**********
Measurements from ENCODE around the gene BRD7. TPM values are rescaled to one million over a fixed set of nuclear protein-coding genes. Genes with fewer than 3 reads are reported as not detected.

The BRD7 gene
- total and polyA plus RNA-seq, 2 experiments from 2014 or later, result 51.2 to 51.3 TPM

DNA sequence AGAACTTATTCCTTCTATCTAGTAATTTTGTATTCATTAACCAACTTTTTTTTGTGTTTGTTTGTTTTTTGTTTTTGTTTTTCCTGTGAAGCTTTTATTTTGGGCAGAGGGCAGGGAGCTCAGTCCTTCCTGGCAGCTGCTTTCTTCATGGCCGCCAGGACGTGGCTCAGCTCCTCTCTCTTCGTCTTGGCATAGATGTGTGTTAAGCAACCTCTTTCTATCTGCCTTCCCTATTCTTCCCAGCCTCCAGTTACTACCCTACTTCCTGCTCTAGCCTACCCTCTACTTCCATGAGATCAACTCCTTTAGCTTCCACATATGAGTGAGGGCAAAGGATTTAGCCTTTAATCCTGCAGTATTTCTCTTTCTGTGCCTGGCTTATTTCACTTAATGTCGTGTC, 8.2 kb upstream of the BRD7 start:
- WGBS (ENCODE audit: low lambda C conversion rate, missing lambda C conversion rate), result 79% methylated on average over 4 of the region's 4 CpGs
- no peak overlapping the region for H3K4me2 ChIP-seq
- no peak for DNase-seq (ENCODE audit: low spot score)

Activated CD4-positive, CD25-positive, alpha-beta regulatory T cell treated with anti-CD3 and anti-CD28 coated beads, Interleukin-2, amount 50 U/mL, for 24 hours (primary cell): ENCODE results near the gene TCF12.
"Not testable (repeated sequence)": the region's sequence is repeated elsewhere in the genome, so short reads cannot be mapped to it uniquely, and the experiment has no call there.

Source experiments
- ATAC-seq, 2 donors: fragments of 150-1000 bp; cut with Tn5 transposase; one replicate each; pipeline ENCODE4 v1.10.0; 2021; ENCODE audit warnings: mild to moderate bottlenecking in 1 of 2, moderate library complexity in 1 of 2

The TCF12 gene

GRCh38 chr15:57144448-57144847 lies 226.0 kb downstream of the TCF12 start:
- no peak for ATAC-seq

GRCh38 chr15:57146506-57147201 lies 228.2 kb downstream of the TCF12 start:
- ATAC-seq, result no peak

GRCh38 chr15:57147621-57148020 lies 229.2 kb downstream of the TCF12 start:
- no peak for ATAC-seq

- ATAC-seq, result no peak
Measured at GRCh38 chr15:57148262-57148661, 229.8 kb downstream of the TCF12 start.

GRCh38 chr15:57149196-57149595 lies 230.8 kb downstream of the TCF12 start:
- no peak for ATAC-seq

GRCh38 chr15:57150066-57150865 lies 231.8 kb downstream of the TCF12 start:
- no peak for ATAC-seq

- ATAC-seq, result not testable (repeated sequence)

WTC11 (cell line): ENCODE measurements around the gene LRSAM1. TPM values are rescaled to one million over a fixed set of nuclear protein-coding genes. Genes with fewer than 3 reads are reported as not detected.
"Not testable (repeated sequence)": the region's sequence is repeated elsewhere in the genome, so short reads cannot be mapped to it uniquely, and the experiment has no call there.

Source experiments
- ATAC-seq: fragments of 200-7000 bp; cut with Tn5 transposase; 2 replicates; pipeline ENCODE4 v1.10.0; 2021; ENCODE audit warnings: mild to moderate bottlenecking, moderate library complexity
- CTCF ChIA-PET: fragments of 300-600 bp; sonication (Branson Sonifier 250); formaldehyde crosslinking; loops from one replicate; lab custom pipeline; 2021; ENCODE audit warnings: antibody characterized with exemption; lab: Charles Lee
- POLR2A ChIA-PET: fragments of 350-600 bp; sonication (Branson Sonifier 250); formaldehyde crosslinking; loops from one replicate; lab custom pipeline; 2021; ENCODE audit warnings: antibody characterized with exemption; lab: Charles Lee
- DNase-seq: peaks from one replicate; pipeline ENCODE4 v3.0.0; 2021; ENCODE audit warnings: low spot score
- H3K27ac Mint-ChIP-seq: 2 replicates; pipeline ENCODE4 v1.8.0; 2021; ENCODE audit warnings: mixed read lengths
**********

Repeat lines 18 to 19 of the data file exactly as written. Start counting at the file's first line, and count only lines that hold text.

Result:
- no peak for ATAC-seq

- ATAC-seq, result no peak